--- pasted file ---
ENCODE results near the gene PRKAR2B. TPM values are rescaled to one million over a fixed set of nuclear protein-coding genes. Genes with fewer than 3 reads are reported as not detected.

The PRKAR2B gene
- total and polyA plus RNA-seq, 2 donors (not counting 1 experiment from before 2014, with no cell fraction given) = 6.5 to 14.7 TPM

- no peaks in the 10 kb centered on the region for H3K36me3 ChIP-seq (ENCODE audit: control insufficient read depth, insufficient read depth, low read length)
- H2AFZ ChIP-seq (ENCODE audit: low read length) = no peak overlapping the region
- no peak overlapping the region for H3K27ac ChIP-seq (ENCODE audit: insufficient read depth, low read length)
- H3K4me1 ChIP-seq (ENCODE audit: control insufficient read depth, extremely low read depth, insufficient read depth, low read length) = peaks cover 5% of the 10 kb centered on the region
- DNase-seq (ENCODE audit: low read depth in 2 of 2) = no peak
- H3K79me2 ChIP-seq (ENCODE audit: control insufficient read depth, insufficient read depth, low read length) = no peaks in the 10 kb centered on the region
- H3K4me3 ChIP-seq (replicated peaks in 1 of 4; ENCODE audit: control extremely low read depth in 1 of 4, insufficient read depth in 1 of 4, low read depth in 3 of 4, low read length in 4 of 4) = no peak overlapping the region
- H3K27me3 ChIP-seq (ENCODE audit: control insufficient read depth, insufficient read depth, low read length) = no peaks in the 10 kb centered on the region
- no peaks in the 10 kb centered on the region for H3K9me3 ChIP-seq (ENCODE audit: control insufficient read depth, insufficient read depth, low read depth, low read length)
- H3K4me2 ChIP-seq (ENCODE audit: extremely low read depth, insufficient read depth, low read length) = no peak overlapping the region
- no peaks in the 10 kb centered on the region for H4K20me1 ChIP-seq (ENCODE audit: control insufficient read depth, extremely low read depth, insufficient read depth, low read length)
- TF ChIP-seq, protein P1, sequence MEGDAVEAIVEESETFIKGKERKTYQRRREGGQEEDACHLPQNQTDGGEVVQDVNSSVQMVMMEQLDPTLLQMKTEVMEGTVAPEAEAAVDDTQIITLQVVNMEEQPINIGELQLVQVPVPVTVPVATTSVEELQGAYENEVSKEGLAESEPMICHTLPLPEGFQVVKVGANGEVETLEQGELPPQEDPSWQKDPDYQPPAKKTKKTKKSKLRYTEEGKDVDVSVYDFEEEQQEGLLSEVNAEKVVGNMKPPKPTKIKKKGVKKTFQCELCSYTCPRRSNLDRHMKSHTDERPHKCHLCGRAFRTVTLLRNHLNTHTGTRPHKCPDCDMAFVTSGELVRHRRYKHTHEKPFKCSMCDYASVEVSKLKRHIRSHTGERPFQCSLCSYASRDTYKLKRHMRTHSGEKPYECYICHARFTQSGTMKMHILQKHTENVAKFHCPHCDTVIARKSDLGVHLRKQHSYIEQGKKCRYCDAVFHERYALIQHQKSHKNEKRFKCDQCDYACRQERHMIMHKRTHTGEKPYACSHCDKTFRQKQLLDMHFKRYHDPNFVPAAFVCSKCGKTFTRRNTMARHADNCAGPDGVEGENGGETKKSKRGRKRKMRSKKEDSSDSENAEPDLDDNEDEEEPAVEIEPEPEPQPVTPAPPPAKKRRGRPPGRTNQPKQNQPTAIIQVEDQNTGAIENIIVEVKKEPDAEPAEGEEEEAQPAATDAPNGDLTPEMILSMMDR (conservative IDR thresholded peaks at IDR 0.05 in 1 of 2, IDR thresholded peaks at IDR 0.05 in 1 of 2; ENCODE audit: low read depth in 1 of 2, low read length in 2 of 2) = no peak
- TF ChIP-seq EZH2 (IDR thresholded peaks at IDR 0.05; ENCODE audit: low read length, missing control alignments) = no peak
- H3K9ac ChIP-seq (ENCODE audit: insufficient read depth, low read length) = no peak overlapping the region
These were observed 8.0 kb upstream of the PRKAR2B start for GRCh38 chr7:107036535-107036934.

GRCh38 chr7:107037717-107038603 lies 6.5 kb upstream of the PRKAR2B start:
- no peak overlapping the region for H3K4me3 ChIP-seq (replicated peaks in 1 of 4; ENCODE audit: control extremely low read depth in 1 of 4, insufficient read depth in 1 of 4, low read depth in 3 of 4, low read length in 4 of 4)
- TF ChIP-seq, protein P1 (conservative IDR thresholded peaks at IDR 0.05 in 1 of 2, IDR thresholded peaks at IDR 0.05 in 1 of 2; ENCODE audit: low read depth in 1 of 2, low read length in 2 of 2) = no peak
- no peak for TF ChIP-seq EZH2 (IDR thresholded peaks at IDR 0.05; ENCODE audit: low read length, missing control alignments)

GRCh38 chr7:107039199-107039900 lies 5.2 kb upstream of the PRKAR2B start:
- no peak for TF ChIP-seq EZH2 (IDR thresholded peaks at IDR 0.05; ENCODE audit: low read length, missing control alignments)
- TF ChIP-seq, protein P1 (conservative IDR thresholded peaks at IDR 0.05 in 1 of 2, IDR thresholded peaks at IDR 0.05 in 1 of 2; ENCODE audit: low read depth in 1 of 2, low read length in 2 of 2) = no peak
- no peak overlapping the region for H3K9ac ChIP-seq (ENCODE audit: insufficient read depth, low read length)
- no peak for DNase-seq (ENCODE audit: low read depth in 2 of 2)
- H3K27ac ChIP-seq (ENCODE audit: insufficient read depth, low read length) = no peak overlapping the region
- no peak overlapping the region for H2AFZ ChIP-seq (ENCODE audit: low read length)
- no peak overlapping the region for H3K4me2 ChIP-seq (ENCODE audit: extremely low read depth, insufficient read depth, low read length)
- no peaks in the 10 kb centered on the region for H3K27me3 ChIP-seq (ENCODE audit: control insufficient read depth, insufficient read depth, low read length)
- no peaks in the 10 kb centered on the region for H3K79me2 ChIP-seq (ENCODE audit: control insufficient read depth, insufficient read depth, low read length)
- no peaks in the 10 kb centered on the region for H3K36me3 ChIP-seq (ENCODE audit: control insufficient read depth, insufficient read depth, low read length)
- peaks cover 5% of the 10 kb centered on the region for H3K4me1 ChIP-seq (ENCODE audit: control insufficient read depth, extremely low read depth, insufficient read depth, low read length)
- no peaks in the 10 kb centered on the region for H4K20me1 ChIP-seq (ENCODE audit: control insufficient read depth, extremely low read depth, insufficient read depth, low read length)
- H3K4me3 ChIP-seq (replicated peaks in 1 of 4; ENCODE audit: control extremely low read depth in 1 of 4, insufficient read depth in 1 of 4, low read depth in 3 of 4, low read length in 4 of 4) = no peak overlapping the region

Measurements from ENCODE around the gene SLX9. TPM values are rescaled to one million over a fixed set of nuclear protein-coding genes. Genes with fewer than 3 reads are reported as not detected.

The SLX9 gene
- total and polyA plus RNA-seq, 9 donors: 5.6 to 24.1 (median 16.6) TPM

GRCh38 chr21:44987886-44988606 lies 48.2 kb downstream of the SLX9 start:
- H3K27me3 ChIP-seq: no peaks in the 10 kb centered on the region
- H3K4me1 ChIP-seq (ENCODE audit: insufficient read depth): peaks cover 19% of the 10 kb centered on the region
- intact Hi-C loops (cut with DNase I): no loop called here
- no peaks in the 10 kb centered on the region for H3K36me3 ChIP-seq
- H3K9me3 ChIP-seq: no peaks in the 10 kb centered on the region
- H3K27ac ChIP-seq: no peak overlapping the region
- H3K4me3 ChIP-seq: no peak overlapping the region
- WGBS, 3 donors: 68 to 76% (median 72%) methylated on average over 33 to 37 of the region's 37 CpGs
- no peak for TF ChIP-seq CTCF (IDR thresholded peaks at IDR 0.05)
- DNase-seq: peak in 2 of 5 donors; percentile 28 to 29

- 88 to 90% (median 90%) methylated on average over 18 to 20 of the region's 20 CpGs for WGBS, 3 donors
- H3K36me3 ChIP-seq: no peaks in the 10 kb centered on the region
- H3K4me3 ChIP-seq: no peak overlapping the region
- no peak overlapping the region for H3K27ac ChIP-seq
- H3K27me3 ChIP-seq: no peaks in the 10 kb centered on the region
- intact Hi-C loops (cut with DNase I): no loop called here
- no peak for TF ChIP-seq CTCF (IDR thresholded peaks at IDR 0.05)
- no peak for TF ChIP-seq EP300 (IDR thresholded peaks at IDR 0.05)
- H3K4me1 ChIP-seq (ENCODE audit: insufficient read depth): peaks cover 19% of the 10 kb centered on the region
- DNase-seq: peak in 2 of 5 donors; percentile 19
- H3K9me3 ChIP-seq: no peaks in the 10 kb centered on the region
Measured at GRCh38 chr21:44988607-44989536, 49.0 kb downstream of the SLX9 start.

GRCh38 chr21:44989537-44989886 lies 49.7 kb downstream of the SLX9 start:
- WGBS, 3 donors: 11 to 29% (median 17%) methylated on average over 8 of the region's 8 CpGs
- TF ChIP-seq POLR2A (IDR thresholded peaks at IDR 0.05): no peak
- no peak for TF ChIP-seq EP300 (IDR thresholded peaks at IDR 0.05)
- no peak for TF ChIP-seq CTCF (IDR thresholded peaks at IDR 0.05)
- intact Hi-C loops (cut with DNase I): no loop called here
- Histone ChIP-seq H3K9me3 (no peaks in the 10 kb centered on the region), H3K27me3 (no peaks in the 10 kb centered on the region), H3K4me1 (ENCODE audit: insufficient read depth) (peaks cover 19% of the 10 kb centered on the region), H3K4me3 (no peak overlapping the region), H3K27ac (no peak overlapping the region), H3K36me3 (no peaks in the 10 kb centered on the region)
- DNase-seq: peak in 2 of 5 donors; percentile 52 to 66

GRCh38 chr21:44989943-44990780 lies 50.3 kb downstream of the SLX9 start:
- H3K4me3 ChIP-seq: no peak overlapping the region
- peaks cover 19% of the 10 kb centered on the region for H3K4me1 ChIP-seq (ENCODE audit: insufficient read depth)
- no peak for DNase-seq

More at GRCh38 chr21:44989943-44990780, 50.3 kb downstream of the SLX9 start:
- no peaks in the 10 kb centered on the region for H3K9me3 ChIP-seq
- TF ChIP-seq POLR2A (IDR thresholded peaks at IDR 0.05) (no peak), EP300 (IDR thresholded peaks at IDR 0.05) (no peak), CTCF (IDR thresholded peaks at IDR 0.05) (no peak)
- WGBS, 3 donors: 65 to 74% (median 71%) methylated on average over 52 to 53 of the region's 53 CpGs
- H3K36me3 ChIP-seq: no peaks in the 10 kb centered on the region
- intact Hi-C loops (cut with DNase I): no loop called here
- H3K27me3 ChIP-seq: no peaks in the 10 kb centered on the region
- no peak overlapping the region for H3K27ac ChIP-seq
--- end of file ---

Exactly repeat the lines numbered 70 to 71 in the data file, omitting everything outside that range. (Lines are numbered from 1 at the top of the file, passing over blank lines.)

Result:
- DNase-seq: peak in 2 of 5 donors; percentile 52 to 66

GRCh38 chr21:44989943-44990780 lies 50.3 kb downstream of the SLX9 start: